“The windows of the tenements are very clean.”

“Ay. The bairnies couldna see Bobby gin the windows wama washed.” The lassie was pulling her adored little pet’s ears, and Bobby was nuzzling up to her.

“In many of the windows there is a box of flowers, or of kitchen herbs to make the broth savory.”

“It wasna so i’ the auld days. It was aye washin’s clappin’ aboon the stanes. Noo, mony o’ the mithers hang the claes oot at nicht. Ilka thing is changed sin’ I was a wean an’ leevin’ i’ the auld Guildhall, the bairnies haen Bobby to lo’e, an’ no’ to be neglectet.” She continued the conversation to include Tammy as he came around the kirk on his tapping crutches.

“Hoo mony years is it, Tammy, sin.’ lobby’s been leevin’ i’ the auld kirkyaird? At Maister Traill’s snawy picnic ye war five gangin’ on sax.” They exchanged glances in which lay one of the happy memories of sad childhoods.

"Noo I’m nineteen going on twenty. It’s near fourteen years syne, Ailie.” Nearly all the burrs had been pulled from Tammy’s tongue, but he used a Scotch word now and then, no’ to shame Ailie’s less cultivated speech.

“So long?” murmured the Grand Leddy “Bobby is getting old, very old for a terrier.” As if to deny that, Bobby suddenly shot down the slope in answer to a cry of alarm from a song thrush. Still good for a dash, when he came back he dropped panting. The lady put her hand on his rippling coat and felt his heart pounding. Then she looked at his worn-down teeth and lifted his veil. Much of the luster was gone from Bobby's brown eyes, but they were still soft and deep and appealing.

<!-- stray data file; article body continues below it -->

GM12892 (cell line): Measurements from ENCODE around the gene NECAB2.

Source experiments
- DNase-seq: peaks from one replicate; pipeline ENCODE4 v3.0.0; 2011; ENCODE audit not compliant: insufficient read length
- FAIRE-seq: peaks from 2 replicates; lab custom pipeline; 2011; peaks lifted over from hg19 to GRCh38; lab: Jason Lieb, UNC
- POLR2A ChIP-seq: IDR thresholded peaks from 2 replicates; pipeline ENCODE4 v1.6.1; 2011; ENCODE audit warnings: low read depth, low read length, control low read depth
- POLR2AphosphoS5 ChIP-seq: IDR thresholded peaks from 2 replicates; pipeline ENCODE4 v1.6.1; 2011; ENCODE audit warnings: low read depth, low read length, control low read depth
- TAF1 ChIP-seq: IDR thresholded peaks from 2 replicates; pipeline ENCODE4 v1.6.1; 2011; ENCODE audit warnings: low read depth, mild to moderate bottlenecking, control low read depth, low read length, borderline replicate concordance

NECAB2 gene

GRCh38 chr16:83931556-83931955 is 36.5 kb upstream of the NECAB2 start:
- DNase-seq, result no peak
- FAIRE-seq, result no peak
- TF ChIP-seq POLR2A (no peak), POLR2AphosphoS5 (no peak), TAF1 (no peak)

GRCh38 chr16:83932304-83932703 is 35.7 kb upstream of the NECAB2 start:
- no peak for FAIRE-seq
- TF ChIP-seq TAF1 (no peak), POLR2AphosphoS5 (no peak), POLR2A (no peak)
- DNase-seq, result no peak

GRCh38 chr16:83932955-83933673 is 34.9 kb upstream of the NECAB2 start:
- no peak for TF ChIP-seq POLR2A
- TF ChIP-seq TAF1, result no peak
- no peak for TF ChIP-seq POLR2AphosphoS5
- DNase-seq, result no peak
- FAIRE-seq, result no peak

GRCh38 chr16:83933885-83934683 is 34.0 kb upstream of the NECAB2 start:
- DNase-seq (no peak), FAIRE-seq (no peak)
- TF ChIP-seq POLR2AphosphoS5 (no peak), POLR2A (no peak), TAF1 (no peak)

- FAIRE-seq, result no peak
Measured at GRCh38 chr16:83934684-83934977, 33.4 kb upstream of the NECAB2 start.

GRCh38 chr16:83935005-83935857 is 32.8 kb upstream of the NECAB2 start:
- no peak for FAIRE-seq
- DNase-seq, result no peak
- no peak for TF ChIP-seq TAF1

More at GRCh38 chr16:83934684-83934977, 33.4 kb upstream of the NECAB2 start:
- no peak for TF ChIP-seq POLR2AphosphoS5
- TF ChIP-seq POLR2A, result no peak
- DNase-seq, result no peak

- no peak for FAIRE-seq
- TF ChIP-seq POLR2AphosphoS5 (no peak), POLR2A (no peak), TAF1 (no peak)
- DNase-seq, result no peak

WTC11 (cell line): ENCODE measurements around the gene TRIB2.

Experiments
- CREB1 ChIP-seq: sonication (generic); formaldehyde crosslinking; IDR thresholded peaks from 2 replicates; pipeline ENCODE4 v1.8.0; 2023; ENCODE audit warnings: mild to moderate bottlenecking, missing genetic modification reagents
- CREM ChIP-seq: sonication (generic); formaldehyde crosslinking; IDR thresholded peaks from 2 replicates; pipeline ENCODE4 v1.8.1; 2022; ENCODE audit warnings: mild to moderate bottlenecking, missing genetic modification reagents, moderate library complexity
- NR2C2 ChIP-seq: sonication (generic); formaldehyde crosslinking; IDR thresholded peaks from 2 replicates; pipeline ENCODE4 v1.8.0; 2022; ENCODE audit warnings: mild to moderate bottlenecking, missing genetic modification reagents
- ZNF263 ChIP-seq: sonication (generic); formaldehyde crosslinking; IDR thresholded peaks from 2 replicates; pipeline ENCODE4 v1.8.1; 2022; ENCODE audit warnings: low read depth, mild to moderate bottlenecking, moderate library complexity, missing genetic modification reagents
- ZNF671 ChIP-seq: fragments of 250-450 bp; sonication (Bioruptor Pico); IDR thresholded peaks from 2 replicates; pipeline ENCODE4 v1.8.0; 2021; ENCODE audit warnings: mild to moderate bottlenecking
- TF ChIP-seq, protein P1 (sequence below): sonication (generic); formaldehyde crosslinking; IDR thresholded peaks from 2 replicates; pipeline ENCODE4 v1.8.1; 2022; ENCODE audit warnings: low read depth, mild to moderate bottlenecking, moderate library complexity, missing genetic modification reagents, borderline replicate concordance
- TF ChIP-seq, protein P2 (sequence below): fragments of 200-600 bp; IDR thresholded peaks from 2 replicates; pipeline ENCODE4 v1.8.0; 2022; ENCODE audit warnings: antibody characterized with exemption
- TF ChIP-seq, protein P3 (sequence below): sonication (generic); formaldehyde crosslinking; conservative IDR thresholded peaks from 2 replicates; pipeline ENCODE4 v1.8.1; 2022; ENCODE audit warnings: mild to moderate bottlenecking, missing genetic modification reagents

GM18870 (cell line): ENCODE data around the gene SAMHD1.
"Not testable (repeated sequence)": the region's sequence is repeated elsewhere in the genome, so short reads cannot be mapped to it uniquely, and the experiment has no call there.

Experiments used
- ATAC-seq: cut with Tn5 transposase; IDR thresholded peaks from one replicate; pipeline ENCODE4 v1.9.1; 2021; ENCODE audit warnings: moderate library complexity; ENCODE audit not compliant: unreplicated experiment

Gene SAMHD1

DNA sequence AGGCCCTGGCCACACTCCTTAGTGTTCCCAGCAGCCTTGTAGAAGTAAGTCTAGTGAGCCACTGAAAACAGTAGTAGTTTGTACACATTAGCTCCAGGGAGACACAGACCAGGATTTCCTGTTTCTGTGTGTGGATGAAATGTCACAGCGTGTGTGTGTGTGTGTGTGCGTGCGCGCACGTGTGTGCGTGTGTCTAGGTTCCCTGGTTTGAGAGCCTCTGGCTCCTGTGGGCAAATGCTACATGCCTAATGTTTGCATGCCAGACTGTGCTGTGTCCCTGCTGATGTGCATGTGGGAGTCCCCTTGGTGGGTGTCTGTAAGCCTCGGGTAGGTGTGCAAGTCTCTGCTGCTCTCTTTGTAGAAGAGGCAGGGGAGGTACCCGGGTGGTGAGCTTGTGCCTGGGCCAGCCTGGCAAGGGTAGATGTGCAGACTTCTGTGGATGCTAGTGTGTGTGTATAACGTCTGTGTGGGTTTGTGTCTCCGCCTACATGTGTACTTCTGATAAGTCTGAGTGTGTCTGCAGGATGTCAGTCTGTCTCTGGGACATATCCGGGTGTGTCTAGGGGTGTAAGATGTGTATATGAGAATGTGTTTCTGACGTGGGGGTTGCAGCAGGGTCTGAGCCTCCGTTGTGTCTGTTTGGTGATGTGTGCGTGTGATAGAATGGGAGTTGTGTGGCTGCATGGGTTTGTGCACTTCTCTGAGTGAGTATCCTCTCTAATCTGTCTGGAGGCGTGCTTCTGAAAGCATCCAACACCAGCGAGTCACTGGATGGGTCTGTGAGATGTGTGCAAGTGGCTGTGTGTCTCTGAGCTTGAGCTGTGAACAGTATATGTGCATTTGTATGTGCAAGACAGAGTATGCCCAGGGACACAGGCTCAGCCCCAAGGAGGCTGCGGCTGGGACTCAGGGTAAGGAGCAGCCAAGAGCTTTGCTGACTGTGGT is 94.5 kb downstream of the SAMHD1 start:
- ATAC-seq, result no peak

From the windows children looked down upon the quiet group and, without in the least knowing why they wanted to be there, too, the tenement bairns began to drop into the kirkyard. Almost at once it rained—a quick, bright, dashing shower that sent them all flying and laughing up to the shelter of the portico to the new kirk. Bobby scampered up, too, and with the bairns in holiday duddies crowding about her, and the wee dog lolling at her feet, the Grand Leddy talked fairy stories.

She told them all about a pretty country place near London. It was called Holly Lodge because its hedges were bright with green leaves and red berries, even in winter. A lady who had no family at all lived there, and to keep her company she had all sorts of pets. Peter and Prince were the dearest dogs, and Cocky was a parrot that could say the most amusing things. Sir Garnet was the llama goat, or sheep—she didn’t know which. There was a fat and lazy old pony that had long been pensioned off on oats and clover, and—oh yes—the white donkey must not be forgotten!